X disease of cherries has an ominous name and an ominous reputation to match. Also called cherry buckskin disease, X disease is caused by phytoplasma, a bacterial pathogen that can affect cherries, peaches, plums, nectarines, and chokecherries. It’s not very common, but once it hits, it’s easily spreadable, hard to eradicate, and can mean the end of many of your cherry trees (even your entire orchard). Keep reading to learn more about X disease symptoms and how to treat cherry tree X disease.
X Disease in Cherry Trees
X disease symptoms are the easiest to spot when the tree is fruiting. The fruit will be small, leathery, pale, and flat and pointed, instead of round. It’s likely that only parts of an infected tree will show symptoms - possibly as little as a single branch of fruit. The leaves of some branches may also become mottled, then redden, and fall off before they normally would. Even if the rest of the tree looks healthy, the entire thing is infected and will stop producing viably within a few years.
How to Treat Cherry Tree X Disease
Unfortunately, there is no good method of treating X disease in cherry trees. If a tree shows X disease symptoms, it will have to be removed, along with its stump to prevent newly infected growth. The pathogen is carried by leafhopper insects, which means once it has entered an area, it’s very hard to eradicate it completely. You should remove any possible hosts within 500 meters (1640 ft.) of your orchard. This includes wild peaches, plums, cherries, and chokecherries. Also, remove any weeds like dandelion and clover, as these can also harbor the pathogen. If many trees in your orchard are infected, the whole thing may have to go. Even trees that appear healthy may be harboring X disease of cherries and will only spread it around further.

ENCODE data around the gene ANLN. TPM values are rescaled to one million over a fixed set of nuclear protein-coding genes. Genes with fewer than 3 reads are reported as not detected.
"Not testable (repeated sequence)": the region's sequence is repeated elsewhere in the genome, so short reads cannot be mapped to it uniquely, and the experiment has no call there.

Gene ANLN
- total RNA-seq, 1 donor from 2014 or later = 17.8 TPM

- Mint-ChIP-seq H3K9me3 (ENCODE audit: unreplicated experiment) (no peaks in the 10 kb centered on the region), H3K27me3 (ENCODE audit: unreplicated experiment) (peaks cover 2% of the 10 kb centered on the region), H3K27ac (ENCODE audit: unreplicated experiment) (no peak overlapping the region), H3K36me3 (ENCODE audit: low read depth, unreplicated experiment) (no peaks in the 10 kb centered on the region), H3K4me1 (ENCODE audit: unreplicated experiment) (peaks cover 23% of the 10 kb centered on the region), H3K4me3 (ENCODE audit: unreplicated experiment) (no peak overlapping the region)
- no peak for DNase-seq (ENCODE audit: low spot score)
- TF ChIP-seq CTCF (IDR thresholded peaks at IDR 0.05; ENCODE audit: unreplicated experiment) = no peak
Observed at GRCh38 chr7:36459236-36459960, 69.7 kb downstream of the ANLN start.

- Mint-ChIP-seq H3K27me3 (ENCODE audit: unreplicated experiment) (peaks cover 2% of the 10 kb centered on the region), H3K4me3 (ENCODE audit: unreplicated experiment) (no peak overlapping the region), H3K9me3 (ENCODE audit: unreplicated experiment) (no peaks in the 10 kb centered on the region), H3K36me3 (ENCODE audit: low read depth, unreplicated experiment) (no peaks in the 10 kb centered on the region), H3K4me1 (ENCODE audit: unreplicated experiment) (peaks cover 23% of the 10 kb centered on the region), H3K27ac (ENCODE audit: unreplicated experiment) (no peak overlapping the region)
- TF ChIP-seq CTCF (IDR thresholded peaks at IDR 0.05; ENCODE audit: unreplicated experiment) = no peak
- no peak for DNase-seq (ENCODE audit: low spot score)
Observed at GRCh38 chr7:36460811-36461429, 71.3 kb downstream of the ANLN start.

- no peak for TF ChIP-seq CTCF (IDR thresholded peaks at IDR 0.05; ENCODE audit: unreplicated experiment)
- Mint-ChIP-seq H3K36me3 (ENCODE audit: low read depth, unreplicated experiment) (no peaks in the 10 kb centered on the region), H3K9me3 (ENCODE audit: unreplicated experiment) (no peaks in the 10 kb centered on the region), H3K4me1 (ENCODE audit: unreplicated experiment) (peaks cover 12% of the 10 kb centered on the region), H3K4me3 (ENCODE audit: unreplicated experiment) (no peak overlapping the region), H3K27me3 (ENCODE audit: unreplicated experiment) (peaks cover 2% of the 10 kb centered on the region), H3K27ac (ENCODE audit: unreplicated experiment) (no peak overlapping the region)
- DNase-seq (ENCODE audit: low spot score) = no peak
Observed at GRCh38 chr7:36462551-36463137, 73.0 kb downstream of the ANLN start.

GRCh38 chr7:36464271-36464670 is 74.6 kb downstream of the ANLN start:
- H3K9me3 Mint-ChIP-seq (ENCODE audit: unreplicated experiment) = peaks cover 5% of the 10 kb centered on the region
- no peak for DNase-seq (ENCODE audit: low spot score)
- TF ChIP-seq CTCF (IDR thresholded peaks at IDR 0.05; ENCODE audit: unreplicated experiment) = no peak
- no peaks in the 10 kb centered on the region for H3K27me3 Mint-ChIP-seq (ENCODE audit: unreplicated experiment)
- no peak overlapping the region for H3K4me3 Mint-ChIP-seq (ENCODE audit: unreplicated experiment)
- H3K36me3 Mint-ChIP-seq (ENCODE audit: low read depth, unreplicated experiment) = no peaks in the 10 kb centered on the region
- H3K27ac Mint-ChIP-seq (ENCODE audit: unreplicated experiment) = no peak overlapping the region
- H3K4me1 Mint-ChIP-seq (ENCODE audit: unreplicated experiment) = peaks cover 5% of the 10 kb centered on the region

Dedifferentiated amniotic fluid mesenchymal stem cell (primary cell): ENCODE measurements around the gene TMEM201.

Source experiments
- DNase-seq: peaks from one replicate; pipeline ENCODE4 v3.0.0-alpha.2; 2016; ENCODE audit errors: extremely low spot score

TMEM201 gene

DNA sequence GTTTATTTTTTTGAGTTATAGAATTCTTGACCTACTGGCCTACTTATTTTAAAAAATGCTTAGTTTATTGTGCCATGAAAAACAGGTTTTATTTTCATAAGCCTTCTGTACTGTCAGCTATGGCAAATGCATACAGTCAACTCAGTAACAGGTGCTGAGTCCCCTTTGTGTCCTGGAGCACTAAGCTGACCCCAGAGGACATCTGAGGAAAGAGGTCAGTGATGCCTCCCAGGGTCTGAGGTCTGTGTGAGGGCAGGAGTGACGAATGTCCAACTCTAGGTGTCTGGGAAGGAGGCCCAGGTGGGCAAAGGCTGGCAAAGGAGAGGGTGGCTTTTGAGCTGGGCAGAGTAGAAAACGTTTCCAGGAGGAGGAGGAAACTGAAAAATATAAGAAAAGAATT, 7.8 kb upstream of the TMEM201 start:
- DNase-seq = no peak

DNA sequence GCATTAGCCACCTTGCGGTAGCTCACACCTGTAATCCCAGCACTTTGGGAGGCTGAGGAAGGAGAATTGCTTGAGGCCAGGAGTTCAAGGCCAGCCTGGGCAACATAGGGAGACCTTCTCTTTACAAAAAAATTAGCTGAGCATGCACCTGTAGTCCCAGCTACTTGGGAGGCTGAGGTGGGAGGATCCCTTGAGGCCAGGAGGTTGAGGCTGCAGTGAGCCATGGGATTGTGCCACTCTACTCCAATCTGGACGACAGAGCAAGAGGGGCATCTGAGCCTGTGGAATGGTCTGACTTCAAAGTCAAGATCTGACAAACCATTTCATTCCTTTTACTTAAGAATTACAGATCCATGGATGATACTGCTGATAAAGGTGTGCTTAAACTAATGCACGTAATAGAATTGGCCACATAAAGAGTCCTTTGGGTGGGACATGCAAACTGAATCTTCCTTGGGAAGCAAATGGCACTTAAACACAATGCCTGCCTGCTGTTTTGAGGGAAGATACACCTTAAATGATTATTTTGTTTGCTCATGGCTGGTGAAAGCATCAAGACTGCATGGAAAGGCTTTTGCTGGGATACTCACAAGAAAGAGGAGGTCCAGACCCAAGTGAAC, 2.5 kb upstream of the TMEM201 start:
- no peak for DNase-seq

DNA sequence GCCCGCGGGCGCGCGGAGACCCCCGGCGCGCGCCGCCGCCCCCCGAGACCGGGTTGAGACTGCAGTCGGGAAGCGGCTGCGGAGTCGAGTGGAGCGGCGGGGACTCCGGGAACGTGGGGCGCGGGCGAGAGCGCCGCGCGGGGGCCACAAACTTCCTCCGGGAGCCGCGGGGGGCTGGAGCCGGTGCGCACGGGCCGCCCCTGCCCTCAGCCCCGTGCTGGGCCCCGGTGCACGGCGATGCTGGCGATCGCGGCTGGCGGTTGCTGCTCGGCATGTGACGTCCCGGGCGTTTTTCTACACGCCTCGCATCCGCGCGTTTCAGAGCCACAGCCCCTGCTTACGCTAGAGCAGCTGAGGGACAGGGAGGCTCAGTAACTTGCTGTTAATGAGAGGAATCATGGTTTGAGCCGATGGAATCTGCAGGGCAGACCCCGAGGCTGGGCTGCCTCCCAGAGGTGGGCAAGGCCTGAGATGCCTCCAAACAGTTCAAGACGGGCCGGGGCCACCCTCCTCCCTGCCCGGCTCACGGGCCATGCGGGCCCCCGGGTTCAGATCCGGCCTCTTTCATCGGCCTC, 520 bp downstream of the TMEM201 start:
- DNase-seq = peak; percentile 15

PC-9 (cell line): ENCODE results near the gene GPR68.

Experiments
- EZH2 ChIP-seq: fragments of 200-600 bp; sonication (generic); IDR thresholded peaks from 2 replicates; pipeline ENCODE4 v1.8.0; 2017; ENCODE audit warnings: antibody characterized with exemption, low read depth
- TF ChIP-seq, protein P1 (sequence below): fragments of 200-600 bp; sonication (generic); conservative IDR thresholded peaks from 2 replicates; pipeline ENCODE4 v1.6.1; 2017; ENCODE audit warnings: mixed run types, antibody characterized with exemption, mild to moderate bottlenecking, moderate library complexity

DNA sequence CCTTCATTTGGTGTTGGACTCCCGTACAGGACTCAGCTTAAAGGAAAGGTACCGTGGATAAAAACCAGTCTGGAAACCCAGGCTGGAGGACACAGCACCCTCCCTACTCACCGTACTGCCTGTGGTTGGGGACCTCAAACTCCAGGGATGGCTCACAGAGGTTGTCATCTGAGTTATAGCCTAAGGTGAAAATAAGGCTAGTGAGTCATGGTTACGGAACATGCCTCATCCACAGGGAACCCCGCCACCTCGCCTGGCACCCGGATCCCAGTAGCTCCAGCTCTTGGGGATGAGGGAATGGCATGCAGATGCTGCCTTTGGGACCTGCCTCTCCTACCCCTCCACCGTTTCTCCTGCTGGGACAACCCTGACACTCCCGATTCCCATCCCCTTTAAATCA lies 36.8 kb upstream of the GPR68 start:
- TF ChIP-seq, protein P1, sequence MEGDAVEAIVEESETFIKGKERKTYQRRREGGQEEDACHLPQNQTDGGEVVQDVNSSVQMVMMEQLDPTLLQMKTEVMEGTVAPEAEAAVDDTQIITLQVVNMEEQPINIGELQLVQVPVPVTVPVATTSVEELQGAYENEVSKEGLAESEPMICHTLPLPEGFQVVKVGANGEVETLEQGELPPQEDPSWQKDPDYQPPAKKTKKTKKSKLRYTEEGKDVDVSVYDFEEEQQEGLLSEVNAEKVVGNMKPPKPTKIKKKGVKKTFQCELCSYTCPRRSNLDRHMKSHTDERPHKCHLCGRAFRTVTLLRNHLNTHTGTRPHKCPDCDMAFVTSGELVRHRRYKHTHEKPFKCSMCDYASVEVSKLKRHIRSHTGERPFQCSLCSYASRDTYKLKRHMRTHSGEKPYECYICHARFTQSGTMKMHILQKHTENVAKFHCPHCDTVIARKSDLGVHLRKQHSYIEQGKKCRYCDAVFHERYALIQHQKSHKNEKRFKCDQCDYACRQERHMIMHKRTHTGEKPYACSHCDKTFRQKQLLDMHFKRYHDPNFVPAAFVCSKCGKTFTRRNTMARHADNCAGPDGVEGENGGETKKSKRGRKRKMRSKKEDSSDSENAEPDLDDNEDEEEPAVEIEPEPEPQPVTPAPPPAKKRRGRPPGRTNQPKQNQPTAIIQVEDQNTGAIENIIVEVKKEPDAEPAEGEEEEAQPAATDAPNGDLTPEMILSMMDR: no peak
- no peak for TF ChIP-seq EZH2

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The only child of a horticulturist and an English teacher, Liz Baessler was destined to become a gardening editor. She has been with Gardening Know how since 2015, and a Senior Editor since 2020. She holds a BA in English from Brandeis University and an MA in English from the University of Geneva, Switzerland. After years of gardening in containers and community garden plots, she finally has a backyard of her own, which she is systematically filling with vegetables and flowers.
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